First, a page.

Nothing Rhymes With Orange
When tRump got elected a lot of people wouldn’t even say his name. They called him “Cheeto Face” or “The Orange One.” The actual positioning of the baby tycoon into US presidential power was a severe disconnect, a stunning assault on sanity. An “alt reality” was born. Some people say that there are no rhymes for the word “orange.” In that sense the disconnected word becomes a symbol of the disconnected reality.
This is my reinterpretation of “Deportees,” the great Woody Guthrie song about how America treats its migrant workers. In this case it’s about how America treats the civilian victims of it’s wars. As an adjective “collateral” is defined as “additional but subordinate; secondary.” As a noun “damage” is “physical harm caused to something in such a way as to impair its value, usefulness, or normal function.” These people are not collateral and they are not damaged. They are dead human beings. It is our right and duty to re-sensitize ourselves, so as not to be the tools of orchestrated political murder.
Masters Of Lies
I wanted to write new lyrics to Masters Of War, the great Dylan classic. But I don’t sing like that and I don’t feel like that, so the melody morphed into something related but different. The tune that Dylan used was a traditional English ballad as sung by Jean Richie. I turned it into what I would call Attitude Folk, sung directly to the people who think they run things.
Shadow In the Room
A song about those blind spots. Some are massive and work on a nationally mythic scale, some are small and personal but no less lethal. There are institutions whose purpose is to hone those blind spots into marshal formations so that we may behave as the cogs of a great machinery without knowing it. The story is set to a gentle lilting melody, all the better to give contrast and definition to the shadow in the room.
My Old Home Town
This started as two guitar pieces, one that introduced the other. It wanted words and I wanted a memory of orchards and summer in the little lanes where I grew up. It doesn’t say much, it just remembers and gives acceptance to people who move on. Like I did.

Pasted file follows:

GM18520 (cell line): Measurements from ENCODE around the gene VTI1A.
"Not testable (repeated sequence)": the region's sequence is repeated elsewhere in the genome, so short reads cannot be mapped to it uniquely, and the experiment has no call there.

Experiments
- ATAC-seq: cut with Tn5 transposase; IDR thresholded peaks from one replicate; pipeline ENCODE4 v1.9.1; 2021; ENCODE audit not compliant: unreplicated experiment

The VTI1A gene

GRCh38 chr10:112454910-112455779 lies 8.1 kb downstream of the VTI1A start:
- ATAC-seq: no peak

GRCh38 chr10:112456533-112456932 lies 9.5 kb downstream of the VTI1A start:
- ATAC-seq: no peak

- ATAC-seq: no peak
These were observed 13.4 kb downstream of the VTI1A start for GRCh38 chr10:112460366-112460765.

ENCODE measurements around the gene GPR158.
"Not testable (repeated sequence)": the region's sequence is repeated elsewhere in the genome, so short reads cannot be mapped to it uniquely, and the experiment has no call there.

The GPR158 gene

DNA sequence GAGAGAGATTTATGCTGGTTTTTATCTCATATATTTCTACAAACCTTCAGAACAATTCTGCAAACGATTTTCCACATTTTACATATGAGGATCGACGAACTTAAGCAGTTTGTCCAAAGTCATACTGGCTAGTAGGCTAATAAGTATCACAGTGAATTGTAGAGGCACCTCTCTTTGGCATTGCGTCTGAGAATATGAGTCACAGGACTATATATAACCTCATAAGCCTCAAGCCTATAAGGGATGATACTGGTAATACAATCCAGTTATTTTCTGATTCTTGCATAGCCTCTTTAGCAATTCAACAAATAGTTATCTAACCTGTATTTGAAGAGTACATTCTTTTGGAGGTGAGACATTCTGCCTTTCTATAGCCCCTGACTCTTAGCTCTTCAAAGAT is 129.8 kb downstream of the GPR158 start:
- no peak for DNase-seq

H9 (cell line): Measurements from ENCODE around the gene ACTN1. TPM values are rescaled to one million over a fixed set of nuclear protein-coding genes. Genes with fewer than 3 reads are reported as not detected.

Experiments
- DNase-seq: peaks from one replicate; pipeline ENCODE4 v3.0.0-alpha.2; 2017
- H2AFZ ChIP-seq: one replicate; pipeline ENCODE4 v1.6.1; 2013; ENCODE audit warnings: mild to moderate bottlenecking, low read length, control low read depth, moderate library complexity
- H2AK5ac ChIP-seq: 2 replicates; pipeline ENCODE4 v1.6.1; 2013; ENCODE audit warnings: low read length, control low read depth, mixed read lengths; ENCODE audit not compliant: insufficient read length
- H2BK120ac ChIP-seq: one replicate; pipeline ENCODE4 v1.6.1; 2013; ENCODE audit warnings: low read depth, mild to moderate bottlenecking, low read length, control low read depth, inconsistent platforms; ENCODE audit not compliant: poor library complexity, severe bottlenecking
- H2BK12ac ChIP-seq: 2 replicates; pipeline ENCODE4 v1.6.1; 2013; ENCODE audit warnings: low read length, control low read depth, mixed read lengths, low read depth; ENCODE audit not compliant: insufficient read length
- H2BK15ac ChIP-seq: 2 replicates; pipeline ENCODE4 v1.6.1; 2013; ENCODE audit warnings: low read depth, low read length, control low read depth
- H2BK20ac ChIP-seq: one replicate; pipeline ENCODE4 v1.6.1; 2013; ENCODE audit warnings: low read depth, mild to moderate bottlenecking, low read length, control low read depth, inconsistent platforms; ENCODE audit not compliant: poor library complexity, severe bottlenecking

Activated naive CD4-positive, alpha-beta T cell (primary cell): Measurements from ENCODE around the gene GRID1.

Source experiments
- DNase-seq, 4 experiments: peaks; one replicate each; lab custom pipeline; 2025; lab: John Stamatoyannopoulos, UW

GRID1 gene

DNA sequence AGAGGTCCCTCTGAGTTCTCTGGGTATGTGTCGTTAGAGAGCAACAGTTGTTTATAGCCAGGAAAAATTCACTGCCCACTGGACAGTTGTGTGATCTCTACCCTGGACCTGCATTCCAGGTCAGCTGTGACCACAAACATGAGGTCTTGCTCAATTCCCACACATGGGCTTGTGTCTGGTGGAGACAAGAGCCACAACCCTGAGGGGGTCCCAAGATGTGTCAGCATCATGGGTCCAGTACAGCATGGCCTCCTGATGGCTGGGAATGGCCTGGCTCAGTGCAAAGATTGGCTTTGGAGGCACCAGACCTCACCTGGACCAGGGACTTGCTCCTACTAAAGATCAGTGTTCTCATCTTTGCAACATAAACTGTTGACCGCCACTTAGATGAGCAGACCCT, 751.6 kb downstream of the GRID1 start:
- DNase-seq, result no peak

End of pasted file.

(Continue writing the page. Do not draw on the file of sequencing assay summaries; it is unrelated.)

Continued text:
Same Train, Different Track
I only saw Merle Haggard once, at a little country picnic outside of Eugene, OR. Red white and blue coolers, hot dogs, families and kids, the whole nine yards. He had the best band on the planet and the best voice in all the world of country music. He was from Oildale, near Bakersfield, grew up in a converted box car, and I tried to put some of that into the song. It’s real simple, just a glance at a passing singer.
For Michael O Connolly who I met one night outside a coffee house in San Jose in 1967. He was playing a borrowed guitar, and singing Shady Grove, an old mountain song which is about both a person and a place. The way he played it was like something I had never heard before – an endless magical pattern that conjured landscapes. I learned that lick as best I could and played it for years, slowly mutating it into other forms until it became this. Reflecting but not mirroring, related but not a twin. In the original song it says “I wish I had a big white horse with hay to feed him on; Shady Grove to stay at home and feed him when I’m gone.” I don’t think we should talk like that anymore, so I say, “I wish I had a big white horse with shoulders deep and wide; Shady Grove along with me, around the world we’d ride.” It’s the folk process.
There may be a hidden track on the edge of the disc, but until the technology exists to access it we will never know for sure.